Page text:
We Didn’t Need Dialogue. We Had Faces!

the-artist-silentIn 2014, the concept of silent movies seems to be so far away that no one would consider watching a film from that era for the pleasure of it. Yes, The Artist might have slightly helped to remind us all that these movies happened, but most people are still very oblivious about them. They see the acting simplistic and campy, and it looks cheap compared to modern films, or even films from the 1930s. But with sound, of course. And they don’t realise what a tremendous influence silent cinema has in everything that has come afterwards.

What one cannot forget is that, back in the late 19th century, movies were aimed at working-class people, since they were stories without words, which made them extremely popular among the vast immigrant community in the United States (most of whom were illiterate).

But then, after 1900, directors decided to adapt famous novels into films, and going to the movies became a sensation that attracted the middle-class. Cinema was not what it is considered now, which could be compared to theatre: for them, movies were a pantomime, and they were all right with it because it was the only thing they knew. It surrounded its actors and the stories with a mystical aura.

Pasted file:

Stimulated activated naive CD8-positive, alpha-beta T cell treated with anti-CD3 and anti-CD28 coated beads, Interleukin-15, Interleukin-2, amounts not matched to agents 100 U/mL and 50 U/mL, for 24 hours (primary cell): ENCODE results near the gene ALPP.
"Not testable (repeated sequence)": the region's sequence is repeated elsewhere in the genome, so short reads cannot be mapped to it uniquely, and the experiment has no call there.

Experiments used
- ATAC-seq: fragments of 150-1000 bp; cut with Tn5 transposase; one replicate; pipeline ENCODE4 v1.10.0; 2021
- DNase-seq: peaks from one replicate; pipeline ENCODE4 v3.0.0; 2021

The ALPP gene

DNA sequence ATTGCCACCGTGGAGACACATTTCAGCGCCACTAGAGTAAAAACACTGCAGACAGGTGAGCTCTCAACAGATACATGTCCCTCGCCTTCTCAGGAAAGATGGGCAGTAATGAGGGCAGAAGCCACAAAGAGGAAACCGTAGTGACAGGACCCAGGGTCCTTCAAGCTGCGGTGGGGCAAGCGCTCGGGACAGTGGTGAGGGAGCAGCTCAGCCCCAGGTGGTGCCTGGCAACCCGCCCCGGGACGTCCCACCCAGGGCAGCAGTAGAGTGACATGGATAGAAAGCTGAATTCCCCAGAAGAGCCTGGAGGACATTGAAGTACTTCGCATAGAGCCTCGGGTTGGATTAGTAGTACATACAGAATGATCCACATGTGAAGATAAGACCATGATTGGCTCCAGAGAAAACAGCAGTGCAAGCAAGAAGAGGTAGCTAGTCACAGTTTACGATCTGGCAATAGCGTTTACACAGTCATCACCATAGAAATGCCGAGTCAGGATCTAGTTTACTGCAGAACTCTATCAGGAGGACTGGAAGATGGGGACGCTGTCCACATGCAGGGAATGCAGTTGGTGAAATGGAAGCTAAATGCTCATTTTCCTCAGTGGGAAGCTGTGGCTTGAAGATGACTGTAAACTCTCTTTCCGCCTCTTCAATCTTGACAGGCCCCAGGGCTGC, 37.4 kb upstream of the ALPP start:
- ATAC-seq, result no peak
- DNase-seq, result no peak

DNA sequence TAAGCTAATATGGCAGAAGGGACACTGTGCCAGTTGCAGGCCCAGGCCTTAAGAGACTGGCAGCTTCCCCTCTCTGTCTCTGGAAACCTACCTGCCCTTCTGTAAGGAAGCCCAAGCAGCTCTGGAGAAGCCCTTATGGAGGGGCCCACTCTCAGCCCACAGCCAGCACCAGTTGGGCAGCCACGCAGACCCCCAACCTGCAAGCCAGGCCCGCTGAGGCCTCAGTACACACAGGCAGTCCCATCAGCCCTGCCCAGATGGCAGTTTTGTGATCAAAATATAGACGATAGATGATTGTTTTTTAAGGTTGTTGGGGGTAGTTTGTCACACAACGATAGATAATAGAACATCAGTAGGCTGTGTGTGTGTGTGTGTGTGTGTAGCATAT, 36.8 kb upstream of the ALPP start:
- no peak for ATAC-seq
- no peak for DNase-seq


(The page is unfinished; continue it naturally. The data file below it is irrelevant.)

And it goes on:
It wasn’t until the end of the first decade that full-length films began to take off, which allowed for a deeper characterisation and more investments. By 1913, most production companies had moved from New York to Los Angeles, a city where they could film outdoors any month of the year. This migration would give birth to what is known today as the Hollywood film industry.

OTHER ACTING TECHNIQUES

If there is something quintessentially characteristic of the silent era, that is the acting. While nowadays a performance can be delivered with a mutter and barely moving a muscle, the stars from the silent movies had to express themselves in the most exaggerated way allowed, so that the audience could understand what was going on. Of course, early silent films are more extravagant and melodramatic, but even by the end of the 1920s, most of the actors could be seen waving their extremities as much as possible or expressing a thousand feelings with their eyes. After all, without dialogue they only had body language and their expression to tell the story.

Fairbanks, Pickford, Chaplin and Griffith, founders of United Artists